The New Selling of America
In the 1960s, the United States dominated the world economy. Today our share of the pie has shrunk to less than 25 percent. The global marketplace has undergone enormous changes. Are we keeping up?
The U.S. is no longer the manufacturing powerhouse it once was. Low cost Asian manufacturers offer high quality products at lower prices. Some industry experts believe our expertise in selling is crucial for us to continue to compete in an increasingly difficult global marketplace.
Produced by ThinkTV, “The New Selling of America", goes to boardrooms, sales meetings and college classrooms to discover what business experts, corporate executives and educators are doing to make America more competitive by professionalizing sales.
Part of the challenge they face is Americans’ historic discomfort with salesmen. From traveling peddlers to Joe Isuzu, a brief tour of American folk and pop culture reveals a persistent image of salesmen as intrusive, untrustworthy and even comical figures. Relying on charm, high pressure tactics or simple faith in their product’s virtues, salesmen have rarely inspired respect or trust in American culture.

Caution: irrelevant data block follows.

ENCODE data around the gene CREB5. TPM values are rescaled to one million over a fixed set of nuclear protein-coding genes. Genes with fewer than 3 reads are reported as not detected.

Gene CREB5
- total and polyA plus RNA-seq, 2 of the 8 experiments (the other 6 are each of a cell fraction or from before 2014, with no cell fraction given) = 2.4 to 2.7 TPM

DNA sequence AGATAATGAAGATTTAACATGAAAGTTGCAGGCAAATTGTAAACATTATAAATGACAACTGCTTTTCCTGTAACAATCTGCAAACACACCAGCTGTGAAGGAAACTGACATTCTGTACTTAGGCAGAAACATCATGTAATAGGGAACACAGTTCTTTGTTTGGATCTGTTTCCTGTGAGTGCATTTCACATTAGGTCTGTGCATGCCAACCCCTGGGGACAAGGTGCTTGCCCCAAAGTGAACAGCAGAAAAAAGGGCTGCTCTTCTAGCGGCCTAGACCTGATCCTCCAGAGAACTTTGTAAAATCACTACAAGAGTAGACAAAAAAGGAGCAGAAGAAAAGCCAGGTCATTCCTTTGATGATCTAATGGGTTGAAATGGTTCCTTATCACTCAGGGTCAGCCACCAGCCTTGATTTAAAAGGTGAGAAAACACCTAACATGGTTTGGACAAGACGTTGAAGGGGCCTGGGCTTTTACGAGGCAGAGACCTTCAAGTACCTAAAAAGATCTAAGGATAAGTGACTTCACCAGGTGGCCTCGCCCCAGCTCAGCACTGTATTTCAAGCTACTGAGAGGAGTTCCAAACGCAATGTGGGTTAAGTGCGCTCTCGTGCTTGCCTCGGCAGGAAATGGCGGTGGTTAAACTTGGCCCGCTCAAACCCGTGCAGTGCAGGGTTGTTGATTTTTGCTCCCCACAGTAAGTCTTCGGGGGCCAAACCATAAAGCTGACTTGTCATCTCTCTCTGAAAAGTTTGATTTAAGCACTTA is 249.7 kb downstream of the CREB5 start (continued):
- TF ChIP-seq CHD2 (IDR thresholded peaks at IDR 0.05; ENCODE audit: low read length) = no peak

Though Americans have generally not regarded sales as a desirable career, statistics indicate that over 50 percent of all students who graduate become sales people directly out of college -- with no meaningful training to prepare them. The result is a higher turnover rate in sales than almost any other profession. Experts contend that college level preparation is a must.
Ohio University is one of only three dozen schools nationally that offers an academic program in sales. The New Selling of America follows two students enrolled in the program to find out what they are learning in school and how it applies to real-world experiences.
The program features top sales executives from such companies as International Paper, FedEx, Global Imaging, EMC, AT&T and IBM discussing the changing face of sales. These business leaders agree that today’s successful salesperson is a trusted advisor to their customer rather than a pitchman.
Is sales capable of reinventing itself? “The New Selling of America” profiles the people who are working to change the nature of sales and transform the industry.